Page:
The Oi #3 reactor finally reached 100% generation capacity on Monday of this week, easing concerns about energy shortages in western Japan this summer, but adding to worries of anti-nuclear advocates. The Oi #4 reactor should be restarted by late July. No other reactors are scheduled for restart anytime soon.
Meanwhile, as a regular reader of Nihon Keizai Shimbun, I barely realize that there is any public controversy about this. Every once in awhile, I will happen to read Asahi Shimbun, or turn on the television news, and see that in fact there are some fairly big protests -- hundreds or even thousands of people marching in Tokyo or Osaka. But I would not realize it from reading Nikkei.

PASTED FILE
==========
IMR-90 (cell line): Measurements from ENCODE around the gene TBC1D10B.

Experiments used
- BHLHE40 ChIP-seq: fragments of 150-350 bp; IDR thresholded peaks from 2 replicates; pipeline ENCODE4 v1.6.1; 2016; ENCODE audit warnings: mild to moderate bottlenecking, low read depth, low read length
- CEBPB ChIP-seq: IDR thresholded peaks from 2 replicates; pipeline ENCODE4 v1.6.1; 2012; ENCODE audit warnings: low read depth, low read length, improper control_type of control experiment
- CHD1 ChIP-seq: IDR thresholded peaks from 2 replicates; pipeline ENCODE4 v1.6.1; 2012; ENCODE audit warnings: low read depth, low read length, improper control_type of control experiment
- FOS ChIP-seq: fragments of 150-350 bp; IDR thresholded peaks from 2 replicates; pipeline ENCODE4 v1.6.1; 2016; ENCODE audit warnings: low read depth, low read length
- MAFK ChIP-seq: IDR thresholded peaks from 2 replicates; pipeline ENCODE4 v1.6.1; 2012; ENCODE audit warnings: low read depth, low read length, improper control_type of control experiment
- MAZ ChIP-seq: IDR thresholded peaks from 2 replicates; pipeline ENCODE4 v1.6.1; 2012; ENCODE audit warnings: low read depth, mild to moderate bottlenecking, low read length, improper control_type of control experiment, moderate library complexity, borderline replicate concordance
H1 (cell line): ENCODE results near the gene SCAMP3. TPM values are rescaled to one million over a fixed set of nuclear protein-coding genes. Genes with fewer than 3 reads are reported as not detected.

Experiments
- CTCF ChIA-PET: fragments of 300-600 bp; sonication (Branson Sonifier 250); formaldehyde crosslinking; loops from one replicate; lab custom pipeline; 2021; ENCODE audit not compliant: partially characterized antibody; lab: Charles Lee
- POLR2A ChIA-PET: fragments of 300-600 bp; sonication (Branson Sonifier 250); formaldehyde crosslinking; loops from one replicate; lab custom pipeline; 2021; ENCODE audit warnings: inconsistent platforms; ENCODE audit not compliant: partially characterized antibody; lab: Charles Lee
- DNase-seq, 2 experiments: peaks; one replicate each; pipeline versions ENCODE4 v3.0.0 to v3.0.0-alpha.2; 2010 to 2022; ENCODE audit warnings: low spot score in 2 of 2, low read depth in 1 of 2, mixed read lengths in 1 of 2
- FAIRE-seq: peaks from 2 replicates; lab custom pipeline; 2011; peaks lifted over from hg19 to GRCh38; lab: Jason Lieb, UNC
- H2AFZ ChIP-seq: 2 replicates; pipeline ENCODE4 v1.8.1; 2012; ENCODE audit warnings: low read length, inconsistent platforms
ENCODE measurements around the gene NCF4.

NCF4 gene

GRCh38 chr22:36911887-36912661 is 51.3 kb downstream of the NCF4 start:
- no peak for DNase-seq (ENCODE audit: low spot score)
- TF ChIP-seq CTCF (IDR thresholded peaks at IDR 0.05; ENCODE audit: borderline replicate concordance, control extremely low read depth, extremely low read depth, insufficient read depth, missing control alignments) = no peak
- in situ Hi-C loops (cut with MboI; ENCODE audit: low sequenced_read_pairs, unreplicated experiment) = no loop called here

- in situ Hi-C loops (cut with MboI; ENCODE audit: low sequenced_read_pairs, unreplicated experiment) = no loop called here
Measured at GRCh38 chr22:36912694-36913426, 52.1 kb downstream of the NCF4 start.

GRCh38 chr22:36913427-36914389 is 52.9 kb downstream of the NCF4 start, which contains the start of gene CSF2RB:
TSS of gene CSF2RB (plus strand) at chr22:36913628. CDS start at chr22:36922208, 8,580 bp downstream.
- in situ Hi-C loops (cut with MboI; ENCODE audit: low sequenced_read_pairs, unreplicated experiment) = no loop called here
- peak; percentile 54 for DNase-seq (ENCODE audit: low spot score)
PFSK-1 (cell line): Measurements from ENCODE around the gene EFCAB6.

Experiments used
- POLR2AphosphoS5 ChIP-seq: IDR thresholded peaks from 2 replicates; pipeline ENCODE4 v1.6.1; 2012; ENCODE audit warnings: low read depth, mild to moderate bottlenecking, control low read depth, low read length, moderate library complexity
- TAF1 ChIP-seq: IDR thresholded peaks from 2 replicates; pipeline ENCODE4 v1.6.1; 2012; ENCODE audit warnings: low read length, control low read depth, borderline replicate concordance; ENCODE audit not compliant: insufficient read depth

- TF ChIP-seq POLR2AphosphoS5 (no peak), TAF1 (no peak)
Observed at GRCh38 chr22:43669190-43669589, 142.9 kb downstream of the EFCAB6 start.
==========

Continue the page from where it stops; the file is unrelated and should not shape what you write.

On Sunday, I happened to turn on the NHK news and saw an interim report on the Oi #3 restart, with a different kind of protest. The process slowed as the cooling water intakes were in danger of being clogged up ... by a massive swarm of jellyfish (kurage, in Japanese). Even the jellyfish seem to be against restarting the nuclear plants.
The jellyfish threw themselves at the plant and many anti-nuclear kurage were martyred as they were pulled out of the intake by screens. Kurage are quite tasty when properly prepared, so we can at least hope that the martyrs did not sacrfice themselves in vain.
After the screens were cleared, Kansai Electric proceeded with the operations as planned.